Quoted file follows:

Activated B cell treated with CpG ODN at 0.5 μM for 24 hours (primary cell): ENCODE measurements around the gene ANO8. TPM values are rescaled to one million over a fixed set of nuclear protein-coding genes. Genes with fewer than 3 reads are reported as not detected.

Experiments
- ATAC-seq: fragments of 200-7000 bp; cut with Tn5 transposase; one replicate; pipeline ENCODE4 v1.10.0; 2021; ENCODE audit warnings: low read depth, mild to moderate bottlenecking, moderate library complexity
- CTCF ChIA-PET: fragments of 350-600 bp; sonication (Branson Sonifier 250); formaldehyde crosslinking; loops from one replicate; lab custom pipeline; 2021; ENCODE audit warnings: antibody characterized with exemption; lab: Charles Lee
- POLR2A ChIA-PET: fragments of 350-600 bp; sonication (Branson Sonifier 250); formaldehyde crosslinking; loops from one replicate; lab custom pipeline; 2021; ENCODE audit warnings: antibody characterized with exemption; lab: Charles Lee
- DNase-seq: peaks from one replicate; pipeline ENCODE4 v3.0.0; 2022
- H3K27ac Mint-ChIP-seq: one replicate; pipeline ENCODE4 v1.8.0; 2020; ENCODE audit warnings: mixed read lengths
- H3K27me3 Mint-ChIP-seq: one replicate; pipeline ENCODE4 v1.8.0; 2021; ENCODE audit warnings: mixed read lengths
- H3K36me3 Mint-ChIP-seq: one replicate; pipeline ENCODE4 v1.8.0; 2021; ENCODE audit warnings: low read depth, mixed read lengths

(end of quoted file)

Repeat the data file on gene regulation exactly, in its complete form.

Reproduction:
Activated B cell treated with CpG ODN at 0.5 μM for 24 hours (primary cell): ENCODE measurements around the gene ANO8. TPM values are rescaled to one million over a fixed set of nuclear protein-coding genes. Genes with fewer than 3 reads are reported as not detected.

Experiments
- ATAC-seq: fragments of 200-7000 bp; cut with Tn5 transposase; one replicate; pipeline ENCODE4 v1.10.0; 2021; ENCODE audit warnings: low read depth, mild to moderate bottlenecking, moderate library complexity
- CTCF ChIA-PET: fragments of 350-600 bp; sonication (Branson Sonifier 250); formaldehyde crosslinking; loops from one replicate; lab custom pipeline; 2021; ENCODE audit warnings: antibody characterized with exemption; lab: Charles Lee
- POLR2A ChIA-PET: fragments of 350-600 bp; sonication (Branson Sonifier 250); formaldehyde crosslinking; loops from one replicate; lab custom pipeline; 2021; ENCODE audit warnings: antibody characterized with exemption; lab: Charles Lee
- DNase-seq: peaks from one replicate; pipeline ENCODE4 v3.0.0; 2022
- H3K27ac Mint-ChIP-seq: one replicate; pipeline ENCODE4 v1.8.0; 2020; ENCODE audit warnings: mixed read lengths
- H3K27me3 Mint-ChIP-seq: one replicate; pipeline ENCODE4 v1.8.0; 2021; ENCODE audit warnings: mixed read lengths
- H3K36me3 Mint-ChIP-seq: one replicate; pipeline ENCODE4 v1.8.0; 2021; ENCODE audit warnings: low read depth, mixed read lengths